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Flush out soldiers from Zec: US to ED

THE United States has dealt President Emmerson Mnangagwa a massive body blow, tabling a raft of very challenging electoral reform demands that include a reconstitution of the Zimbabwe Electoral Commission (Zec) with the involvement of the opposition.

The US also demanded the flushing out of military personnel in the electoral body and the prohibition of soldiers from campaigning for the ruling party.

Mnangagwa rose to leadership on the back of a military coup and opposition parties have already raised a red flag over the role of the military in trying to influence the outcome of the forthcoming polls.

While Sadc, the African Union and the United Kingdom have warmed up to the new dispensation, the US has extended sanctions on the country and promised to remove them if Mnangagwa lives up to his pledge to hold free and fair elections.

And in the latest development, that will likely strain relations between Harare and Washington, the US Senate foreign relations committee, in typical opposition rhetoric, wants Mnangagwa’s administration to weed out military personnel from Zec and confine soldiers to barracks.

Senators Chris Coons and Jeff Flake on Thursday introduced a Bill giving Mnangagwa pre-conditions for the removal of sanctions.

Coons said the new legislation updates the Zimbabwe Democracy and Economic Recovery Act of 2001 (Zidera) passed in 2001.

The demands come after the opposition under the umbrella of the MDC Alliance have released 10 similar electoral reform demands that Mnangagwa should implement or face street protests.

“After 37 years of suffering under the repressive rule of [former President] Robert Mugabe, the people of Zimbabwe should be excited about the possibility of a brighter future.

“To ensure conditions throughout the country improve, the international community should insist on concrete actions from the new government of Zimbabwe before lifting sanctions and renewing investment in the country.

“This Bill is intended to outline the US Senate’s expectations of the steps President Mnangagwa and other leaders should take,” the Senators said in their notice.

The US wants the reconstitution of Zec with members “nominated by all political parties represented in the Parliament of Zimbabwe, and permitted to entirely carry out the functions assigned to it in section 239 of Zimbabwe’s 2013 Constitution in an entirely independent manner”.

“The defence forces of Zimbabwe are neither permitted to actively participate in campaigning for any candidate nor to intimidate voters, and must verifiably and credibly uphold their constitutionally mandated duty to respect the fundamental rights and freedoms of all persons and be non-partisan in character,” the demands read.

“International observers, including from the US, the AU, the Sadc and the EU are permitted to observe the entire electoral process, both prior to, on, and following voting day, including by monitoring polling stations and counting centres, and are able to independently operate in a manner enabling them to access and analyse vote tallying, tabulation, and the transmission and content of voting results.”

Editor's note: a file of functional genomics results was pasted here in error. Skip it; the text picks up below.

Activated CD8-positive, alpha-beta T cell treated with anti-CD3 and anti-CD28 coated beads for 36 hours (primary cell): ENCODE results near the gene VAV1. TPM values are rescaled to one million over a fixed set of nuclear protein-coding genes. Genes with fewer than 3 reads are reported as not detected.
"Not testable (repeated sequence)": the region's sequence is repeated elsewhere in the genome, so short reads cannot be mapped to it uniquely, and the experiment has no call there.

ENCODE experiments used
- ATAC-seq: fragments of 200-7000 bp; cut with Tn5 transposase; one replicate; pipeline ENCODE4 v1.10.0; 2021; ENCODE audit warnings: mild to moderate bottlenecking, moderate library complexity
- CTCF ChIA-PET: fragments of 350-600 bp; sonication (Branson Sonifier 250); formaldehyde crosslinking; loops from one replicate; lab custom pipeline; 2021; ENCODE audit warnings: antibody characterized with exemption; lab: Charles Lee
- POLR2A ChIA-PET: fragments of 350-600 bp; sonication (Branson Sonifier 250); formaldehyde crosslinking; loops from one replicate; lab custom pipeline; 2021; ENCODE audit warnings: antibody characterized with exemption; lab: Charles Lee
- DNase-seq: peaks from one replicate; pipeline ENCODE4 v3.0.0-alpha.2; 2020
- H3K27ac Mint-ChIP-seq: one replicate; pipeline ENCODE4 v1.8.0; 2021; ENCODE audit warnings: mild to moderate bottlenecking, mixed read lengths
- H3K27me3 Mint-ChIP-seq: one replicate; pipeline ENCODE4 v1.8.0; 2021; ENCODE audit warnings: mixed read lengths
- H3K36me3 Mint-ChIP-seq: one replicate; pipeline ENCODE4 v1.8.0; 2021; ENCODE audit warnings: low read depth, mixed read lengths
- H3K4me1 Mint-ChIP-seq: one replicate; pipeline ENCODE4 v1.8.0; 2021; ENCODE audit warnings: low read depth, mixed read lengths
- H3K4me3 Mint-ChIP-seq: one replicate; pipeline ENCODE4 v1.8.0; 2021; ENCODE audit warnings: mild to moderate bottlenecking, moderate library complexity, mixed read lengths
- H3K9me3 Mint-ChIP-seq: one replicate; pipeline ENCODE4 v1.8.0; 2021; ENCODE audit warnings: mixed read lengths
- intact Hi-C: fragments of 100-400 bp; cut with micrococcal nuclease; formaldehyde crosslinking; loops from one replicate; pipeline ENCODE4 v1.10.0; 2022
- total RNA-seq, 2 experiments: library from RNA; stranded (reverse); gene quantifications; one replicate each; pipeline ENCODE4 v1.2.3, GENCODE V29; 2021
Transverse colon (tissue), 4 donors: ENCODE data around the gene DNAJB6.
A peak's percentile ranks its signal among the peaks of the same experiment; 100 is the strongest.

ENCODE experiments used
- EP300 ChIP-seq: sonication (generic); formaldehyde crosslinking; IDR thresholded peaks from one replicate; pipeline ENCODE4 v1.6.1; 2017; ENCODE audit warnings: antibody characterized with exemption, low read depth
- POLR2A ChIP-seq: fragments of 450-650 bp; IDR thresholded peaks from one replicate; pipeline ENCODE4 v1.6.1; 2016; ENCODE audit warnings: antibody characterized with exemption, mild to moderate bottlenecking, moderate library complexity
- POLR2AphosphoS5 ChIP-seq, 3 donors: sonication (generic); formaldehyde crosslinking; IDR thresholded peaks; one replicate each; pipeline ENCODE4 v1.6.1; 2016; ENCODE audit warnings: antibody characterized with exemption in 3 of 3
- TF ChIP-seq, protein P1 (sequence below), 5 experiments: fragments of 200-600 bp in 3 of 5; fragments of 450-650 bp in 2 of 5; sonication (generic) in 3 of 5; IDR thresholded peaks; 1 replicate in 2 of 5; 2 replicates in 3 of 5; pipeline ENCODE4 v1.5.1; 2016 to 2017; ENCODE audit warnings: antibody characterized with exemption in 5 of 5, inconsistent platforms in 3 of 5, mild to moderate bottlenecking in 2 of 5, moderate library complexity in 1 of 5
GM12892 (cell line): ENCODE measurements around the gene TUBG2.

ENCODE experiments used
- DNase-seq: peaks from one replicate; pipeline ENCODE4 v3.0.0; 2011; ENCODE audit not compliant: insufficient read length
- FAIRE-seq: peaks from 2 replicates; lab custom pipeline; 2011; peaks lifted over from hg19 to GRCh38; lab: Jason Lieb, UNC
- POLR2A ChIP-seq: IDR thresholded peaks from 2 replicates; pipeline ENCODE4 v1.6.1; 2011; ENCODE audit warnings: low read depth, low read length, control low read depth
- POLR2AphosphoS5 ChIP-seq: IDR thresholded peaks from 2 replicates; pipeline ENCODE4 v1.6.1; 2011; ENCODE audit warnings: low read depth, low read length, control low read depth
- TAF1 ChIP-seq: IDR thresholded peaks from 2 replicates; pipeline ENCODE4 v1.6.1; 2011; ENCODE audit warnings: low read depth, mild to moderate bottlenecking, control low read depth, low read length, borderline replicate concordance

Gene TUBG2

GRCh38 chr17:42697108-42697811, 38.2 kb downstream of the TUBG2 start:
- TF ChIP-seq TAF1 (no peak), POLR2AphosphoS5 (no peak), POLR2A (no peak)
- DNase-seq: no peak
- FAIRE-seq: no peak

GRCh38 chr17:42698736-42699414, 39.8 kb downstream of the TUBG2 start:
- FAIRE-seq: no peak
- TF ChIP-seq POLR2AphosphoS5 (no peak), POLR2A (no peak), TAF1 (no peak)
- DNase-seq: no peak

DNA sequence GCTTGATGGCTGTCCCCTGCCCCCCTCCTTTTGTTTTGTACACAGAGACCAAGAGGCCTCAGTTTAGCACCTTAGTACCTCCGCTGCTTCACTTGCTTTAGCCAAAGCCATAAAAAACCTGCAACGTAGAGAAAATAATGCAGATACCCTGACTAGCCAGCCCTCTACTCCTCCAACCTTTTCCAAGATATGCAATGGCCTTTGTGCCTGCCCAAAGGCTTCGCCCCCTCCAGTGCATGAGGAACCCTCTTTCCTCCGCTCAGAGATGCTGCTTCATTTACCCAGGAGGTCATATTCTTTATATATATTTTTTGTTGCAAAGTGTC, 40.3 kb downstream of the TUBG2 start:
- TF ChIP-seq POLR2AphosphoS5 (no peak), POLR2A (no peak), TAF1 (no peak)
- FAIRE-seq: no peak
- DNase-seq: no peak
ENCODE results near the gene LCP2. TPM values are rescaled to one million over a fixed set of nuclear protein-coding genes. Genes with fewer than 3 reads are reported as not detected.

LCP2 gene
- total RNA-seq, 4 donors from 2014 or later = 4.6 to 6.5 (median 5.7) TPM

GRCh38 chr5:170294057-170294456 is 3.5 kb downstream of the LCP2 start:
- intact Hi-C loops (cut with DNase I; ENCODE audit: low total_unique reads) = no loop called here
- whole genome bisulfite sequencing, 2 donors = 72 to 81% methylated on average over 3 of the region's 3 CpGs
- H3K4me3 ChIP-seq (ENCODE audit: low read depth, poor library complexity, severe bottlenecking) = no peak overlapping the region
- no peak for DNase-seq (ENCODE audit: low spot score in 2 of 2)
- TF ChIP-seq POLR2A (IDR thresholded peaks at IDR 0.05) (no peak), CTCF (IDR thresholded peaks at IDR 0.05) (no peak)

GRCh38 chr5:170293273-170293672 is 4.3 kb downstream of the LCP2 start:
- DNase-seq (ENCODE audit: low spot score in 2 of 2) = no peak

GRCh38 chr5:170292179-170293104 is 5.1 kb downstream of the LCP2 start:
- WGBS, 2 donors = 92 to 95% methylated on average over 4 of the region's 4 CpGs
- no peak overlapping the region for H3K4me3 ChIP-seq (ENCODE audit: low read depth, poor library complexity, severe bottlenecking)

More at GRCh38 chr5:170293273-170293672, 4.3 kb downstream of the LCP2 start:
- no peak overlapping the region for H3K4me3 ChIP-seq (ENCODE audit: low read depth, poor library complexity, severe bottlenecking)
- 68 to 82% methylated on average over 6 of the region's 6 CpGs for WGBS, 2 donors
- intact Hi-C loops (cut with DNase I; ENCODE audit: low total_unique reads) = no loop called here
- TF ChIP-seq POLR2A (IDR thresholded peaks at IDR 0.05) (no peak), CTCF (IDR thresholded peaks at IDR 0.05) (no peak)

The US also requires from Mnangagwa the publishing of the biometric voter registration roll endorsed by all registered political parties in all media platforms.

“Candidates are allowed free and full access to State media, which must afford equal time and coverage to all registered parties, in an impartial manner, and must be able to campaign in an environment that is free from intimidation and violence,” the demands read.

“Civil society organisations should freely and independently be able to carry out voter and civic education, observing as well as conducting a parallel voter tabulation exercise at all levels.”

The US is also demanding that Mnangagwa admit that human rights have been breached and set in motion a process of healing the country as well as order an immediate inquiry into the disappearance of prominent human rights activists, including Patrick Nabanyama, Itai Dzamara and Paul Chizuze.

“It is the sense of Congress that the government of Zimbabwe and the Southern African Development Community should enforce the Sadc Tribunal rulings from 2007 to 2010, including disputes involving employment, commercial, and human rights cases surrounding dispossessed Zimbabwean commercial farmers and agricultural companies,” the Bill further read.

Zimbabwe has also been ordered to take concrete, tangible steps towards good governance, including respect for opposition, rule of law and human rights.

Zanu PF spokesperson, Simon Khaya Moyo declined to comment on the US demands.

“We can’t respond to newspaper reports, the US should write to us, we will respond accordingly,” he said.

MDC-T leader, Nelson Chamisa’s spokesperson, Luke Tamborinyoka said what the Americans have said vindicated the opposition party.

“What they said is what us basically enshrined in our Plan and Environment for a Credible Election document with our 10 talking issue for electoral reforms.

“We feel vindicated that the document we have launched 48 hours ago, some people in the world are speaking our language,” he said.


Gary Murambiwa
the authorGary Murambiwa